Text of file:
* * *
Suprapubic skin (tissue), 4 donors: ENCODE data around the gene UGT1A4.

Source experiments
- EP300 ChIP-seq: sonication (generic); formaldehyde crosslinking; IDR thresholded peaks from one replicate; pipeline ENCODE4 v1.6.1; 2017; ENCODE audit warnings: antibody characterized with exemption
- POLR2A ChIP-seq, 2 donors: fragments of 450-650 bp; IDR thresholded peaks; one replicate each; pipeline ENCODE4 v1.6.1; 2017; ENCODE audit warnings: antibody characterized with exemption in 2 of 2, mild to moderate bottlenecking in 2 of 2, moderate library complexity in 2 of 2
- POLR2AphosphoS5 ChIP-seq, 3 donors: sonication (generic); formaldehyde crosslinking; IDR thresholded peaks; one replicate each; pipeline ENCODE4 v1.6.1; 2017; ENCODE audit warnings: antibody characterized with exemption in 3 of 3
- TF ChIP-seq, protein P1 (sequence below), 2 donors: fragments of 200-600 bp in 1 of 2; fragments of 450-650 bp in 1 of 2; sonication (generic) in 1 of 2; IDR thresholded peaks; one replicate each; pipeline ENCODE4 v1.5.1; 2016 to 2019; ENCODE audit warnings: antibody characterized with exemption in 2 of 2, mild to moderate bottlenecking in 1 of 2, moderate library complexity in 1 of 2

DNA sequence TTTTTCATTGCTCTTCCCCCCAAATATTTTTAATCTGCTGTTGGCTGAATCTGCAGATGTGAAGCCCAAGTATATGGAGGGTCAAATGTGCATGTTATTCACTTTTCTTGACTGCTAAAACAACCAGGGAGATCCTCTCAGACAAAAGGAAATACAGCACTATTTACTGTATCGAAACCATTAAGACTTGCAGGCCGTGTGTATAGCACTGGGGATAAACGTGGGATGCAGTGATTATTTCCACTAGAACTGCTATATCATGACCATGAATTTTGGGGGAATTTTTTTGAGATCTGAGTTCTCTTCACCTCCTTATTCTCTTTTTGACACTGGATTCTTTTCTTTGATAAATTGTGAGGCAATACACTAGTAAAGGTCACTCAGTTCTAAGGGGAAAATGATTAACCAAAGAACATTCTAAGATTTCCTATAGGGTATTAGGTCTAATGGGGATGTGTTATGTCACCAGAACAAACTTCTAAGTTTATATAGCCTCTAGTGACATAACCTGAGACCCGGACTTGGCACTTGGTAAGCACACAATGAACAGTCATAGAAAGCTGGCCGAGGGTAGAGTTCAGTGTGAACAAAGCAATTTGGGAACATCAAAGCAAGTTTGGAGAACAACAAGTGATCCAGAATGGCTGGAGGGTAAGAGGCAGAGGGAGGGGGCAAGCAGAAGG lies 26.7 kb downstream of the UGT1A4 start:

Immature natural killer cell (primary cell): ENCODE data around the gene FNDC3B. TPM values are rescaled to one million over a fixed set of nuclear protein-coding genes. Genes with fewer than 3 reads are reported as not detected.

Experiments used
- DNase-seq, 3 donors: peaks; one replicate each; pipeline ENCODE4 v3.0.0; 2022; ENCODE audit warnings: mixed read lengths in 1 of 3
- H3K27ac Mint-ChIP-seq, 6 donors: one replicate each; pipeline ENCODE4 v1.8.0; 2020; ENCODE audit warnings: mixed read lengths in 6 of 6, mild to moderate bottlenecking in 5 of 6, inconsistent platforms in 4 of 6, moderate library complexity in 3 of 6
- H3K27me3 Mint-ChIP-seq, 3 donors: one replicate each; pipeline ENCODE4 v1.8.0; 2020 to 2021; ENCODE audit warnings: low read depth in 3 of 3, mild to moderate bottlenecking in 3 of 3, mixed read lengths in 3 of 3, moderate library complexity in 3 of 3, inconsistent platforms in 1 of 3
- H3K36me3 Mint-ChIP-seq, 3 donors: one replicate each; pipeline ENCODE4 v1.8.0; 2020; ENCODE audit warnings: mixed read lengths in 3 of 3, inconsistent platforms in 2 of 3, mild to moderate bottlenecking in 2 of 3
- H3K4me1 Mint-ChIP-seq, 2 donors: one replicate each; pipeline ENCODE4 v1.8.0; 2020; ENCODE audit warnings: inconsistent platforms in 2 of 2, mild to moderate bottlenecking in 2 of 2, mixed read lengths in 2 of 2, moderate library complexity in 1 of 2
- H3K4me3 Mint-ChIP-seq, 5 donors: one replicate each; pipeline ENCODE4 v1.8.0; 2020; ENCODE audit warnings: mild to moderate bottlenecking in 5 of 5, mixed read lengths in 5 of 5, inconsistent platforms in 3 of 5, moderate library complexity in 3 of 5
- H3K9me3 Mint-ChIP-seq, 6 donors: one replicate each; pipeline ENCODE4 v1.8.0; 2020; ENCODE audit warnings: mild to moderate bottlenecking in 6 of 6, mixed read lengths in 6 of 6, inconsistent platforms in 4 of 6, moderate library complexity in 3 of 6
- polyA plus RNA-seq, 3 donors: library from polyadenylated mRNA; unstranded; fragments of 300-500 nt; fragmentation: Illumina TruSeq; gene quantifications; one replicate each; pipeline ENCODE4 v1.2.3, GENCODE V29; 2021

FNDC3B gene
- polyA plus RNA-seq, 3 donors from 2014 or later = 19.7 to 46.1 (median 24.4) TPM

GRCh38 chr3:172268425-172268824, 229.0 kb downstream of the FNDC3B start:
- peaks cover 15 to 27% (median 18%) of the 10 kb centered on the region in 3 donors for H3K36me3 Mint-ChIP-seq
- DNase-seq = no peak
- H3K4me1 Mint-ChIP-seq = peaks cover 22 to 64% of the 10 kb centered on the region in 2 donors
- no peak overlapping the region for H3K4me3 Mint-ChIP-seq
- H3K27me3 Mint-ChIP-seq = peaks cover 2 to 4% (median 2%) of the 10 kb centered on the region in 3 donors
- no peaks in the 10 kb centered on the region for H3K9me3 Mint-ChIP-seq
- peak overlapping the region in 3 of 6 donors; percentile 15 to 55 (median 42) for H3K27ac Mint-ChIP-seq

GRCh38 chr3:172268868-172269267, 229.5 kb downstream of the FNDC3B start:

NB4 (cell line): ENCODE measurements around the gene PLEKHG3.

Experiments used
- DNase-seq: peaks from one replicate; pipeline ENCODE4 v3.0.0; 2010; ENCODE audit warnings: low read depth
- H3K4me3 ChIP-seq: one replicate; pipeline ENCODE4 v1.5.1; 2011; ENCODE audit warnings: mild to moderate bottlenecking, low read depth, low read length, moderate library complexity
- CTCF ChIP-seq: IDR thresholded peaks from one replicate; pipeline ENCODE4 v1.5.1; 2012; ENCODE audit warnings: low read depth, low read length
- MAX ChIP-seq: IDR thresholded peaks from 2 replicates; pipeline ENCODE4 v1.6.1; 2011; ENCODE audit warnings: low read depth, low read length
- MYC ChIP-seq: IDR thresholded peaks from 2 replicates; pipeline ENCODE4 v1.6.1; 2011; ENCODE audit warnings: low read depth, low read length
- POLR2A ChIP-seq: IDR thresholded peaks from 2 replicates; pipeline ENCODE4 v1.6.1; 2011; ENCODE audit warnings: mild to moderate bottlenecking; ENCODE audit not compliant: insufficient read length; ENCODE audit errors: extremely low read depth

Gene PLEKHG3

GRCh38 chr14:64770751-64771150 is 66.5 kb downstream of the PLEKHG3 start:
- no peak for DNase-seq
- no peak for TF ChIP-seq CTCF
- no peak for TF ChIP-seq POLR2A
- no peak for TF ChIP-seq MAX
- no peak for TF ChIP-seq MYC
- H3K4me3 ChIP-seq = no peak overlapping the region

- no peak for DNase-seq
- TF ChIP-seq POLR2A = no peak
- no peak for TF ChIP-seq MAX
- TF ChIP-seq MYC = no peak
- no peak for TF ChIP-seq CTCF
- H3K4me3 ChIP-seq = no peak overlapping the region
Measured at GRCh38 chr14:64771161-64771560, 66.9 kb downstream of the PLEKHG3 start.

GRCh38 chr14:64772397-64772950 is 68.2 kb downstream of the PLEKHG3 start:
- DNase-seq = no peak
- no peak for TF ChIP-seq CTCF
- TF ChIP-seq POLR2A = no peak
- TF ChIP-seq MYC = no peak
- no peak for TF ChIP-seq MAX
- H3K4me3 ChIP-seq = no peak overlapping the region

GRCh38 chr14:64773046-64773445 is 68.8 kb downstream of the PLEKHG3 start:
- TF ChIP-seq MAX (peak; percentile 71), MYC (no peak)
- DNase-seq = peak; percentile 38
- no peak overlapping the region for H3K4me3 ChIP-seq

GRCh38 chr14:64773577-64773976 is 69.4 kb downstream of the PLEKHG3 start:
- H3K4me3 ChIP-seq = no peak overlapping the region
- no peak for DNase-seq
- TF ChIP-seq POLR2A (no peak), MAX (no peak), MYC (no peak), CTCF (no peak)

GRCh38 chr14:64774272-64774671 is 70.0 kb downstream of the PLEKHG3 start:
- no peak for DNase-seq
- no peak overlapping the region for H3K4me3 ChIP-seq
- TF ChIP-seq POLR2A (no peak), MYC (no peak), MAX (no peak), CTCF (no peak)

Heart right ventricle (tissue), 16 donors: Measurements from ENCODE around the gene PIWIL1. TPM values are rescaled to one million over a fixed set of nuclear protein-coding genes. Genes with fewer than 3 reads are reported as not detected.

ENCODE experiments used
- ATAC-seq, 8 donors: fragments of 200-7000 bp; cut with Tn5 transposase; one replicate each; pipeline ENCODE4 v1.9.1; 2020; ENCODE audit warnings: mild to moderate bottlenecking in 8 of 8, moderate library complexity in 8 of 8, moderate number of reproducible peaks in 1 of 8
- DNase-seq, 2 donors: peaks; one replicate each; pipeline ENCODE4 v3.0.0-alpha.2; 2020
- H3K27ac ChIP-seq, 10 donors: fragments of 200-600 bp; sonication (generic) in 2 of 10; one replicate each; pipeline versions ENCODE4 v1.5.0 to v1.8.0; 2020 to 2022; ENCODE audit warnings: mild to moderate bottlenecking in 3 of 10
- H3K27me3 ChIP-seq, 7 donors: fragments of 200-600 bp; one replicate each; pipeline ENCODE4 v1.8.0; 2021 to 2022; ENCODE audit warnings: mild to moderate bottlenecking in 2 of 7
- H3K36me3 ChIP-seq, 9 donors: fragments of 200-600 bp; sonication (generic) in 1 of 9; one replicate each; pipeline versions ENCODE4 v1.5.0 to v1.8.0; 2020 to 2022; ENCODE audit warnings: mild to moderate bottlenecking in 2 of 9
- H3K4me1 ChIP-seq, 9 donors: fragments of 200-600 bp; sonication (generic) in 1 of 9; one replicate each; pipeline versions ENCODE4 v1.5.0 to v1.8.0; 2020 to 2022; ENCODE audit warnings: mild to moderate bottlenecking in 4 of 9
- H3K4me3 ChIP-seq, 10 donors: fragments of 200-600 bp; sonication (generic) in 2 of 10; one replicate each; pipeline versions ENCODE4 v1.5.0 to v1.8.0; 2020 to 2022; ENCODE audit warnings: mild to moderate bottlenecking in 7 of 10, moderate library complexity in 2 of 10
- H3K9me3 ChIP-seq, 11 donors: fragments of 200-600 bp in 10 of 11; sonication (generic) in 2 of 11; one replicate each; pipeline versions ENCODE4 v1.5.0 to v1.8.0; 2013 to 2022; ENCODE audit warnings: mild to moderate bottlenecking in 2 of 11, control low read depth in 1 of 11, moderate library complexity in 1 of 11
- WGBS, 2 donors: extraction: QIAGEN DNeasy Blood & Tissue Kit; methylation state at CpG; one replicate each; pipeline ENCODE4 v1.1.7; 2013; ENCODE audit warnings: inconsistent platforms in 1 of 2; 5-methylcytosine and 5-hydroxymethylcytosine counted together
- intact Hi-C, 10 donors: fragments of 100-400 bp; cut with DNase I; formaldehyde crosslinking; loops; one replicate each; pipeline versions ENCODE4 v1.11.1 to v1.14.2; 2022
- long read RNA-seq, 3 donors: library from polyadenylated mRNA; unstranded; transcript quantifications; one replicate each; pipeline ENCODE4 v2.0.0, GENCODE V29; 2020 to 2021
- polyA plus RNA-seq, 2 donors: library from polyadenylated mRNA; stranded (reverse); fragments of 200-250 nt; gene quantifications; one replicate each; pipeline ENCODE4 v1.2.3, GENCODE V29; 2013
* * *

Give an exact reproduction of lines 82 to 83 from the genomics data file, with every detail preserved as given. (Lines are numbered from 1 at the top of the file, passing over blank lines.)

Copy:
- intact Hi-C, 10 donors: fragments of 100-400 bp; cut with DNase I; formaldehyde crosslinking; loops; one replicate each; pipeline versions ENCODE4 v1.11.1 to v1.14.2; 2022
- long read RNA-seq, 3 donors: library from polyadenylated mRNA; unstranded; transcript quantifications; one replicate each; pipeline ENCODE4 v2.0.0, GENCODE V29; 2020 to 2021